2. Why Do I teach Origami ?
First of all, it does not take much time in the lesson and it is a very good recreation for our children. Secondly, it improves the communicative skills in a natural social setting. Doing origami can be a hard work at the beginning. However, it is worthwhile when we consider the benefit in the long term.
Paper folding combines the advantages of being instructive and attractive. It appeals to the creative, inventive and constructive abilities of children. Friedrich Froebel (1782 – 1852), the German educator and founder of the kindergarten, who dedicated most of his life to the exploration of the learning process of young children, realized that a game for children is an educational tool of a great value. Origami in that sense has the characteristics of a game. It is an enjoyable activity that follows certain rules, it involves emotions, it excites, entertains, and at the same time teaches through doing. To the child, the transformation of the flat sheet of paper into a three dimensional form, using only two hands, seems almost magical.

In this learning by doing activity, (in which co-ordination and motor control play an important part), there is a continuous interaction of the action and thought process. Children watch how each fold leads to a more advanced one and how together they all progress to create a life-like pliable material, which they, the children, duplicate or, use their creativity to form a new one on their own. In that aspect, Origami is a method of “active research”. There is a gradual progression, a sequential order, research into new relationships of folds, and creative possibilities which encourage the advancement of new ideas.

While doing origami, the child is exposed to speaking, listening, seeing, observing, touching and doing. In the process of learning a new model and duplicating it on his own, the child has an opportunity to improve multiple cognitive skills in an enjoyable way. A partial list of these skills includes: visual sequential memory, ability to follow directions (visual or auditory), eye hand coordination, spatial perception and fine motor skills. The child also develops associative thinking skills, improves patience, concentration and attention to details.

Paper folding can be used as a technique to achieve vital academic objectives. One of the most obvious applications is mathematics. Origami provides a highly engaging and motivating environment within which children extend their geometric experience and the skill of spatial visualization. With its richness in mathematical topics, students literally manipulate the concepts that they are learning. Origami demonstrates the fact that mathematics is a subject that can involve exploration. When a student, for example, folds a piece of paper in half and opens it out again, the nature of one half is shown to him/her.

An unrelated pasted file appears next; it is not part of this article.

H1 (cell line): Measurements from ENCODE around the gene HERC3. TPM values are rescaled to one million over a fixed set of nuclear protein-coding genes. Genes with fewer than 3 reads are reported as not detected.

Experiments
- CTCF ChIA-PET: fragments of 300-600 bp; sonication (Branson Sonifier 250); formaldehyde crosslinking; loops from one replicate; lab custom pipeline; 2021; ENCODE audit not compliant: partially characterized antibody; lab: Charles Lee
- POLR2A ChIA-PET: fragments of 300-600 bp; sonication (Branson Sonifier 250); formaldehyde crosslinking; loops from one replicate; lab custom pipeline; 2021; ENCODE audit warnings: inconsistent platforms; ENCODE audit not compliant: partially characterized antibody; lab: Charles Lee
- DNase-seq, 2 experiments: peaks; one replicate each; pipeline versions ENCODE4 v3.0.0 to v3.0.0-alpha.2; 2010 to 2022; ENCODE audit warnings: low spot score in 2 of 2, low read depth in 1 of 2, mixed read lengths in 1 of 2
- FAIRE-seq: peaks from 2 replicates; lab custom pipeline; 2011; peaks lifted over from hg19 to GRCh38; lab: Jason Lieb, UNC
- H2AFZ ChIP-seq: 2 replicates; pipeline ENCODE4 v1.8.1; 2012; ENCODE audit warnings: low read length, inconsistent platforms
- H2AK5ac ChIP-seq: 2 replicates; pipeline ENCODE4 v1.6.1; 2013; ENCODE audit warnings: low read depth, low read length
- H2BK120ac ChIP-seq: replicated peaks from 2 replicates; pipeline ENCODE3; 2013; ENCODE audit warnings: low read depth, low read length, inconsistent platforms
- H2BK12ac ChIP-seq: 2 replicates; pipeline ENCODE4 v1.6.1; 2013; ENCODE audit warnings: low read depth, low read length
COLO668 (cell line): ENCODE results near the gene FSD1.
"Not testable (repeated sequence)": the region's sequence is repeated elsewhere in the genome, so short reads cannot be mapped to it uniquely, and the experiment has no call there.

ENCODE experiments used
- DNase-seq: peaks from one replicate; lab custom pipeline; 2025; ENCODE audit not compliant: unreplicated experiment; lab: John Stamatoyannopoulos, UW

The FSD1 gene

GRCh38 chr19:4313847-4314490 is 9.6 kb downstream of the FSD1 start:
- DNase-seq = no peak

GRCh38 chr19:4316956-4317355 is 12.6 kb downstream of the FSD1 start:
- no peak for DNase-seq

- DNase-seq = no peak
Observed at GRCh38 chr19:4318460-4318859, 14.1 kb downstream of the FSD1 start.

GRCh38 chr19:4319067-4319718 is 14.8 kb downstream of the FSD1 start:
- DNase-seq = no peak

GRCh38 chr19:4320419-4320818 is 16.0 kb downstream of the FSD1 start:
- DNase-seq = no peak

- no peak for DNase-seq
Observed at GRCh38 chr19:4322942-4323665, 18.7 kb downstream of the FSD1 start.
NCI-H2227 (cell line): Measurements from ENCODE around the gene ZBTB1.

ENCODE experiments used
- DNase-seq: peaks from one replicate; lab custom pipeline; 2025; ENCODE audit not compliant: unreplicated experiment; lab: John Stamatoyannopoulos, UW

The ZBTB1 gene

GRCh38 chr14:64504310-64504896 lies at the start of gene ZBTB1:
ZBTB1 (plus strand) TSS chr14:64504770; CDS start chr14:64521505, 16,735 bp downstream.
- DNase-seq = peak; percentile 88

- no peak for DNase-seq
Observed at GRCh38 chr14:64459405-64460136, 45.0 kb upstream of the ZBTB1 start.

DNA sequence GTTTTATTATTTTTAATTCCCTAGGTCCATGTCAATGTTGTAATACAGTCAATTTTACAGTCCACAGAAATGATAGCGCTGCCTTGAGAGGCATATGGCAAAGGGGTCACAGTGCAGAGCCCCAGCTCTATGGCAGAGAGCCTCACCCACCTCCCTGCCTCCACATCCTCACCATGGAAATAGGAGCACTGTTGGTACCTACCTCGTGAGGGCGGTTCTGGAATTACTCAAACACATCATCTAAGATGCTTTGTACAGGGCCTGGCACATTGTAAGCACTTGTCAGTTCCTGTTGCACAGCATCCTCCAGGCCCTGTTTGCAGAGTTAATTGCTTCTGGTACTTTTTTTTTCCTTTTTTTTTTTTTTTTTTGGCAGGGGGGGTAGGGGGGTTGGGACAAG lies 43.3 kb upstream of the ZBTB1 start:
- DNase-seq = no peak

The seeds of geometric thinking are implanted when children are doing origami.

3. .Conclusion
Origami strengthens the intellectual skills. And it makes one happy, youthful and positive.

Featured post

Why Chess is Important to Our Personal Growth—Written by Qiyu Zhou

I have been passionate about chess since I started this game at the age of three years and 10 months. By taking international competitive chess tournaments and championships, I have visited over 27 countries and made a lot of friends. I understand that people from all backgrounds, ages, ethnic races and genders can enjoy and/or succeed at chess. These trips have widened my view, deepened my knowledge , and let me visit numerous amazing places as well as meet amazing people around the world. This rich experience helps me appreciate and understand different cultures, geographies, and become more open-minded to different things. Chess has sharpened my mind and developed both my IQ and EQ in general. It develops my ability to visualize moves and patterns in mind, and helps me to create plans and focus my thoughts and energy to solve complicated problems as they occur. One such example is in math, where chess helps my spatial skills. The skills in chess can help me apply my knowledge in dynamic and creative ways. It is reported by scientific research that all these skills are transferable to other academic fields and to daily life. For example, I have a very strong academic background, and have loved physics since I was four years old. In my spare time I read a lot about quantum physics. I am adept at computing. I also enjoy various sports, such as badminton and tennis, and arts, especially graphic design and music. I am also a competitive swimmer and have trained in Toronto and Ottawa, and won many regional places. We know that everyone is born with special talents, and we are all special as individuals.  I understand that no matter how talented one is, hard work is the only way to accomplish a dream. Playing chess raises my self-esteem and tells me that hard work is the key to every success. Chess brings me a peaceful mind, and tells me the positive way to face both losses and wins. Chess teaches me that determination and self-motivation are one of the keys to succeed in life. This game also teaches me about sportsmanship and to never give up when facing challenges and difficulties. Chess develops my ability to think logically and to have intellectual creativity. Chess also tells me that I can be the leading person in one special area in the world. By teaching chess to other children, I am happy to find that the excited kids can calm down, and the overly hyper ones can sit and play a board game for hours. Though I am still not successful in chess,  so far this hobby  has contributed a lot to my personal growth both in life and school.